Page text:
EyeNote App Overview

The EyeNote App

EyeNote® App

Originally released in 2011, EyeNote® is a free mobile device application developed by the BEP as an aid for blind or visually impaired individuals to identify denominations of Federal Reserve notes from Series 1996 to the present. EyeNote® is built on the Apple iOS platform and is available to download for free in the Apple App Store℠.

The app uses image recognition technology and the device’s integrated camera to recognize a Federal Reserve note and communicate the note’s denomination back to the user. Since it utilizes a continuous scan function, there is no need to hold the device still or capture a photo first; once the app scans the note, it denominates the currency.

As of January 22, 2018, the updated EyeNote® 3.0 app is now 64-bit and works on Apple mobile devices that support iOS version 9.1 or greater. These include Apple iPhone® 5 and newer models, 5th generation iPod® Touch and later generations, and iPad®2 and newer models.

Other EyeNote® Features:

• Utilizes VoiceOver for vocal and gesture feedback if it is turned on for the target iOS device.

• Privacy mode communicates results with an audible beep or pulse pattern.

• Runs without any special filters or background material

• Does not require a data connection – all processing on device

• One touch, hand-held operation

• Identifies face and back of note in any orientation

• Camera flash is not required

• 2 to 4 second response time

• Supports English and Spanish languages

EyeNote® does not authenticate a note as being either genuine or counterfeit. Please refer to the license agreement on the Apple AppStore℠ for additional information.

Once the EyeNote app has been downloaded to the user's device the app icon should be placed either on the bottom left or right corner of the screen for easy access, or in the app dock. This will allow for easy access to easily locate and launch the app when needed. If you put the EyeNote app icon as the only icon on the dock, it will center itself and always be located just above the Home button.

The user will launch the app from an icon on the iOS device. The EyeNote app will utilize a continuous scan function. The continuous scanning shall commence once the application has loaded. The EyeNote app will utilize VoiceOver for vocal and gesture feedback if it is turned on for the target iOS device.

Scanning Notes

To complete a successful scan, the note should be positioned 6 to 8 inches away from the camera. The app must scan more than half of the note to recognize it. Adequate natural or artificial lighting is required for proper scanning, for ideal scanning conditions limit hand movement to reduce image blur. For best results, place the note on a flat surface.

EyeNote® Features and Optional Settings

The EyeNote app uses image recognition technology and the device's integrated camera to recognize bank notes and communicate the result back to the user. All current circulating notes from 1996 forward can be recognized by the app:

• One Dollar bill (1)
• Two Dollar bill (2)
• Five Dollar bill (5)
• Ten Dollar bill (10)
• Twenty Dollar bill (20)
• Fifty Dollar bill (50)
• One Hundred Dollar bill (100)

The EyeNote app supports English and Spanish languages. The device's language setting determines the EyeNote app voice setting. Switch languages by changing the device's settings menu option. If the device language setting is set to a language other than English or Spanish, the app will default to English. The device's volume controls determine how loud the result is spoken. For privacy in Spoken mode, the user can use the devices earphones.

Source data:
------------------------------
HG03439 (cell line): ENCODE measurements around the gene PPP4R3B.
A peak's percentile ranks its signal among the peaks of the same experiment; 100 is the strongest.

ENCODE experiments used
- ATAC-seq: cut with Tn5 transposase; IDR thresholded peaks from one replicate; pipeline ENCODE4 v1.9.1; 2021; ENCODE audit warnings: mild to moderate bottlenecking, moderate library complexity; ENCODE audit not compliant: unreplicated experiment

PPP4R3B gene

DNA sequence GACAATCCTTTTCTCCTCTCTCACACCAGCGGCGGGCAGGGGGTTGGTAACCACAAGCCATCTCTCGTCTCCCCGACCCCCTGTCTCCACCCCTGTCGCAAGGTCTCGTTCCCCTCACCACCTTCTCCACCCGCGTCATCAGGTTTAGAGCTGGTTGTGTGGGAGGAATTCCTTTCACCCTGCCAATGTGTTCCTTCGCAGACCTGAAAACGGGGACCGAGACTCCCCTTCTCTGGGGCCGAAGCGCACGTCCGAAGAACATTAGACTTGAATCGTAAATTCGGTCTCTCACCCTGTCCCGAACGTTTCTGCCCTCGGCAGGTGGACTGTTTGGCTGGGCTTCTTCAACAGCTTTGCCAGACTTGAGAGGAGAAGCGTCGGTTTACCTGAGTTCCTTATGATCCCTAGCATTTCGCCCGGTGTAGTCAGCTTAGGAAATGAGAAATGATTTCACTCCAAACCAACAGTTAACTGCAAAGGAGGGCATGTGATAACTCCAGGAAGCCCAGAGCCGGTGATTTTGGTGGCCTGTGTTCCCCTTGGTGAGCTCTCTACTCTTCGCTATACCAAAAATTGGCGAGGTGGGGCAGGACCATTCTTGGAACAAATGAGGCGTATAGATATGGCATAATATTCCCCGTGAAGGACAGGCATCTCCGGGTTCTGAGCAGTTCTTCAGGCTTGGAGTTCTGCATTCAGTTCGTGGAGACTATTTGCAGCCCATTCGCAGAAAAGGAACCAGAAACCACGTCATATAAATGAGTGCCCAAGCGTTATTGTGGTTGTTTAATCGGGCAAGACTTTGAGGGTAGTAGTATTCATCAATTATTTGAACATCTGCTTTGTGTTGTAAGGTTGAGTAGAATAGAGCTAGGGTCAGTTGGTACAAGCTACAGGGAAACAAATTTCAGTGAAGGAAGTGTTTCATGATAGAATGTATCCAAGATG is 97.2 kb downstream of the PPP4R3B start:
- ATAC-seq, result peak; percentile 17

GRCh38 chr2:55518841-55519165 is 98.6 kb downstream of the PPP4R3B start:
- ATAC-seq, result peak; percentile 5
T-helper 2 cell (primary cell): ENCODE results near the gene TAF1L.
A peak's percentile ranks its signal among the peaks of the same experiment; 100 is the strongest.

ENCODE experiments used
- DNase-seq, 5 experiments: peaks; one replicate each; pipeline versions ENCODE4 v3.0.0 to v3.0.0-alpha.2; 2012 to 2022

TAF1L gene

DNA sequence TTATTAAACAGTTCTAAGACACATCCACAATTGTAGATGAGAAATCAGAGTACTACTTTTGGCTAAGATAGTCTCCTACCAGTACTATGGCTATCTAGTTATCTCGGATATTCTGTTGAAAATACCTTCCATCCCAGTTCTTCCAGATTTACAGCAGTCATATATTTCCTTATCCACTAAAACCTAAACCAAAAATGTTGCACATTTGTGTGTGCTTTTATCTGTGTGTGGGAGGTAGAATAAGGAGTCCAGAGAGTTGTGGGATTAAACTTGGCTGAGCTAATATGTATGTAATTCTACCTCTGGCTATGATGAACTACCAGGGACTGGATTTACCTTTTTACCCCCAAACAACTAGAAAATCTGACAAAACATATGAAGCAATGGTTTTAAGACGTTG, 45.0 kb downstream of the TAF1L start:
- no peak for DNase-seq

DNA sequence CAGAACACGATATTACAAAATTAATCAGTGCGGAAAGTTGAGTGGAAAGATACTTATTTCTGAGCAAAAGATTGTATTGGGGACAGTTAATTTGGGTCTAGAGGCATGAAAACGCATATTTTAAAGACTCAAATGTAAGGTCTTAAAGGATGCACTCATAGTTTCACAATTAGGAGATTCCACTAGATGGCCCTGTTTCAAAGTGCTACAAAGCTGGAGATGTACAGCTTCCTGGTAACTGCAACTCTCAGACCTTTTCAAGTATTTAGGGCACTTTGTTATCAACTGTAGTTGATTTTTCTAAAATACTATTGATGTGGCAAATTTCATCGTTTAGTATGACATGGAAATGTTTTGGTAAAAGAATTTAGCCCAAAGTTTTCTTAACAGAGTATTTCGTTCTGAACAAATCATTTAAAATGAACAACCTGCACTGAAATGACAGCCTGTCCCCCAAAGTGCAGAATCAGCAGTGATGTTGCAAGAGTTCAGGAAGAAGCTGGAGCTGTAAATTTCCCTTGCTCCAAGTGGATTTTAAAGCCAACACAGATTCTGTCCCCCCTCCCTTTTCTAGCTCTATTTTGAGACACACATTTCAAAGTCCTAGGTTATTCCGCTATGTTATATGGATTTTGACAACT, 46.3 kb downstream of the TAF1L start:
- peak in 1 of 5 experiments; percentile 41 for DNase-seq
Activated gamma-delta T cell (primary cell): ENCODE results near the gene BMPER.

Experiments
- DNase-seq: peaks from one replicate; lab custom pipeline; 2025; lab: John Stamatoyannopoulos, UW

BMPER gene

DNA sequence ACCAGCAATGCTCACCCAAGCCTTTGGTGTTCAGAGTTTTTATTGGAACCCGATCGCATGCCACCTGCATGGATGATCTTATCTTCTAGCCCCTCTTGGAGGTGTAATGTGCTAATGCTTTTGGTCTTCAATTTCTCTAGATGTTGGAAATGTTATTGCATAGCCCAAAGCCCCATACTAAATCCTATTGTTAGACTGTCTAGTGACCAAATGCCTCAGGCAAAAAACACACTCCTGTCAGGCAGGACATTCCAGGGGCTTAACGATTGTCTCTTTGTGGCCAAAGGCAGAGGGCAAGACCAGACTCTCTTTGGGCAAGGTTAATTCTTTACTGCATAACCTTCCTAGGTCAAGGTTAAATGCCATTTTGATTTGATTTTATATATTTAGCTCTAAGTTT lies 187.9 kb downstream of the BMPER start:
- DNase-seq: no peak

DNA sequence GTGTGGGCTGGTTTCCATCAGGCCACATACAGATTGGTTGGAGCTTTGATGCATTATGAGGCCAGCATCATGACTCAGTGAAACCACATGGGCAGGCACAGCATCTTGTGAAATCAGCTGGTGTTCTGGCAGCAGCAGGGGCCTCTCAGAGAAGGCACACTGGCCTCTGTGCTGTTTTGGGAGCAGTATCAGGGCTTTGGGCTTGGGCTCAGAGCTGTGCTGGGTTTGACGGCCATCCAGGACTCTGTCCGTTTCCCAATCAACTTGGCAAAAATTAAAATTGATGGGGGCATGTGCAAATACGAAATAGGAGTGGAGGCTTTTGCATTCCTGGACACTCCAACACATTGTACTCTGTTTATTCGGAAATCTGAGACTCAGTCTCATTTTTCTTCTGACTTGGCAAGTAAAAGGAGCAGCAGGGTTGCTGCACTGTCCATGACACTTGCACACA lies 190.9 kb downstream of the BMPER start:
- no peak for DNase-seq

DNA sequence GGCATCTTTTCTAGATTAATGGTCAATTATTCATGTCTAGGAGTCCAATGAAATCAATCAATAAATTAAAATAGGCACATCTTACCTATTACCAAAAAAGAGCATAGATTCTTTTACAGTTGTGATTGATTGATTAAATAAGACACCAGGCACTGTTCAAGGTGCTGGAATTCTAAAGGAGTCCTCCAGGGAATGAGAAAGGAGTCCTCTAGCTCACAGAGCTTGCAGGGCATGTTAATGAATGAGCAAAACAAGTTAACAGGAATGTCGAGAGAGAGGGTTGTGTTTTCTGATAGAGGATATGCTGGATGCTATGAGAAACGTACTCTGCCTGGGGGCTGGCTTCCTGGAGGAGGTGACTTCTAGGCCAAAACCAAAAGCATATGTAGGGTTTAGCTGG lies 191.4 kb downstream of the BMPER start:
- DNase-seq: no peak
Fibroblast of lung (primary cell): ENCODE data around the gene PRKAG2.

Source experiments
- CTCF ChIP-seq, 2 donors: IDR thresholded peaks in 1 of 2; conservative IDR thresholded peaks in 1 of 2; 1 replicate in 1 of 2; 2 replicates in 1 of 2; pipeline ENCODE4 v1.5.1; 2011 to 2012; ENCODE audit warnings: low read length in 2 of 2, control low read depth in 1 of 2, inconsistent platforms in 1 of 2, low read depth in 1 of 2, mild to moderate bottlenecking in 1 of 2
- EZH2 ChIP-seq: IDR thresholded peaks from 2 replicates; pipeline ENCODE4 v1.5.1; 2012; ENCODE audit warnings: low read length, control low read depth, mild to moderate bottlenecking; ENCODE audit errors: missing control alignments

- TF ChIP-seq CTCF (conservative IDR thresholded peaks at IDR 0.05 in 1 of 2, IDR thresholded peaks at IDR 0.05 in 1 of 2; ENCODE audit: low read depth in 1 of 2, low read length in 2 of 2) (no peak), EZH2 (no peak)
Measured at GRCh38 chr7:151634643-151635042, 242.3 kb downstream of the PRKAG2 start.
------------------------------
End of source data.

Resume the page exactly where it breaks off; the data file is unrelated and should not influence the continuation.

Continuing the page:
In Spoken mode, the app "speaks" the denomination of the note and identifies if the front or back of the note was scanned. For example: "One Dollar Front" or "Twenty Dollars Back". The front or back orientation is spoken to assist when needed for vending usage. The spoken message for an unsuccessful scan is "Error, Reposition".

The other selectable output is Privacy mode. In Privacy mode, the app will not speak the denomination, but will communicate results back to the user with a pulse pattern (see below). On the iPhone, Privacy mode uses the vibration buzzer for the pulses. On the iPod Touch and iPad 2, Privacy mode uses an audible beep for the pulses. The patterns follow an easy sequential pattern:

• One Dollar is 1 pulse.
• Two Dollars is 2 pulses.
• Five Dollars is 3 pulses.
• Ten Dollars is 4 pulses.
• Twenty Dollars is 5 pulses.
• Fifty Dollars is 6 pulses.
• One Hundred Dollars is 7 pulses.
• Error, reposition is 8 rapid pulses.

Make sure you set your device correctly:

Go to Settings, then Sounds. There are 2 Vibrate setting switches on this screen. At the top of the Sounds screen there is Silent, with a vibrate switch setting; this switch does not matter for the EyeNote to vibrate. Scrolling down the screen there is another Vibrate switch just above Ringtone. This Vibrate setting has to be set to ON for EyeNote to vibrate on an iPhone.

IDEAL® Currency Identifier

The BEP, in collaboration with the Department of Education, assisted in the development of the IDEAL® Currency Identifier, a free downloadable app that operates on the Android platform. It uses text-to-speech voice and advanced image recognition technology to read a note and, in a matter of seconds, provides users with an audible response indicating the note’s denomination. IDEAL works locally on the device and needs no Internet connectivity. This application was not designed to, and does not, identify counterfeit currency.

The launch of these apps is not in lieu-of the other accommodations the government is developing to assist blind and visually impaired individuals in denominating U.S. currency. These apps simply provide another option for the public, who are increasingly using mobile devices, to independently denominate U.S. currency.


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